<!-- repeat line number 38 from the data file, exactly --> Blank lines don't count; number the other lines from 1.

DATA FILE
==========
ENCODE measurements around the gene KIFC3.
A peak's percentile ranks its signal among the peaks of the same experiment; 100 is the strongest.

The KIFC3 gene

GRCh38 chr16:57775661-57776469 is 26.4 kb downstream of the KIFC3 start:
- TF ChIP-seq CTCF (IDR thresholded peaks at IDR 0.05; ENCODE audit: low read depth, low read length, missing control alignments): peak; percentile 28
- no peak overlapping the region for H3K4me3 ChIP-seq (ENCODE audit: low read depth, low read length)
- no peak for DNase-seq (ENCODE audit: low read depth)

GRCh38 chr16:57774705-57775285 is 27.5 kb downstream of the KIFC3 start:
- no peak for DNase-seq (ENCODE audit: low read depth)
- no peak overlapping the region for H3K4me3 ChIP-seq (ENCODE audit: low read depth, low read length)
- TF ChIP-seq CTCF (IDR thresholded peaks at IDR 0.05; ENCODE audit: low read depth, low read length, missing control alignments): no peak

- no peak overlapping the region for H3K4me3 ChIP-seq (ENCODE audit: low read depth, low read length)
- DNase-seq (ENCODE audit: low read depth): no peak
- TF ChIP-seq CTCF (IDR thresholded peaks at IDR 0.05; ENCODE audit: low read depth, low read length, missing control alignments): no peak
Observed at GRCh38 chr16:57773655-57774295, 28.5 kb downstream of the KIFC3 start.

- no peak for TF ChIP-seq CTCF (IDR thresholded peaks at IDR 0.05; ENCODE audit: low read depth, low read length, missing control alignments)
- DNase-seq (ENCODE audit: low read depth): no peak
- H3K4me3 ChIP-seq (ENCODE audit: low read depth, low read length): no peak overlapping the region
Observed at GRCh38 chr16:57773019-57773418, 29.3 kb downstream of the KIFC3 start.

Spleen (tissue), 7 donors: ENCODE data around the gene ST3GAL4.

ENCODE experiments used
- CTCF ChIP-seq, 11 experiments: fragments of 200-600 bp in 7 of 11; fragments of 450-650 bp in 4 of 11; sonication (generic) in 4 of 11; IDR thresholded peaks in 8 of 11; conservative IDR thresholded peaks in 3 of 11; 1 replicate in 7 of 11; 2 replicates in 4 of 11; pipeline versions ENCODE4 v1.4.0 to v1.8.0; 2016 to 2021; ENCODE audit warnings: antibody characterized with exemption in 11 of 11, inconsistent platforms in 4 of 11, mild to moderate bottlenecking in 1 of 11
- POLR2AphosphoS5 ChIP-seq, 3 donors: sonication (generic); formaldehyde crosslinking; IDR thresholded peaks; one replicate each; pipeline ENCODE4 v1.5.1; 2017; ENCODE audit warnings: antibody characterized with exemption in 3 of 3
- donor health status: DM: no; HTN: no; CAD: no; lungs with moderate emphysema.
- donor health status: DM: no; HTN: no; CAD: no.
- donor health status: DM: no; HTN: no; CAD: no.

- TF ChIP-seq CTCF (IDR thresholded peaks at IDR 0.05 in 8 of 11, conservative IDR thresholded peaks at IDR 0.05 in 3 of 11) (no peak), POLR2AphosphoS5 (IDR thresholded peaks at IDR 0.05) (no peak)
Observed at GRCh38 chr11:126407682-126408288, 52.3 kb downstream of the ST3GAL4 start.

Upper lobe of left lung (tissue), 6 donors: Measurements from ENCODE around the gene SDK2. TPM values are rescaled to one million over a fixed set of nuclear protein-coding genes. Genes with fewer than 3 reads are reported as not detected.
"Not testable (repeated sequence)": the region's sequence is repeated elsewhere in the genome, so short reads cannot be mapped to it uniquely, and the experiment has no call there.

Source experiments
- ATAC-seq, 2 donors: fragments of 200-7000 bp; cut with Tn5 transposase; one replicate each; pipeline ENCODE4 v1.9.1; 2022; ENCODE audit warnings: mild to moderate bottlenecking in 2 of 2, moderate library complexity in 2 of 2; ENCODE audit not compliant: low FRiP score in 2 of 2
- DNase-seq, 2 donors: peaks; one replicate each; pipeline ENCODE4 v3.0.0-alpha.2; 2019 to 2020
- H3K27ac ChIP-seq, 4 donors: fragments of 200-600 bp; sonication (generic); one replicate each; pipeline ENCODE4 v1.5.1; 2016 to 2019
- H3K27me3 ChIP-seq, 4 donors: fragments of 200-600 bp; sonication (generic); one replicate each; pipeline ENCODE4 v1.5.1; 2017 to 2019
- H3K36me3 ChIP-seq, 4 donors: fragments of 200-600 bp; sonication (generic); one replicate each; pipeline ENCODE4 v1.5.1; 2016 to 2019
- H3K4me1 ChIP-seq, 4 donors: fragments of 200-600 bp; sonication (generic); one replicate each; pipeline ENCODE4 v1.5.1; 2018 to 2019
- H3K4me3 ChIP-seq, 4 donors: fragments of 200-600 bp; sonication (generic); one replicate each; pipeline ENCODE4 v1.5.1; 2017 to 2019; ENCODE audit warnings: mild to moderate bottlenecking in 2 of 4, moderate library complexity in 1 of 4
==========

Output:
- H3K4me3 ChIP-seq, 4 donors: fragments of 200-600 bp; sonication (generic); one replicate each; pipeline ENCODE4 v1.5.1; 2017 to 2019; ENCODE audit warnings: mild to moderate bottlenecking in 2 of 4, moderate library complexity in 1 of 4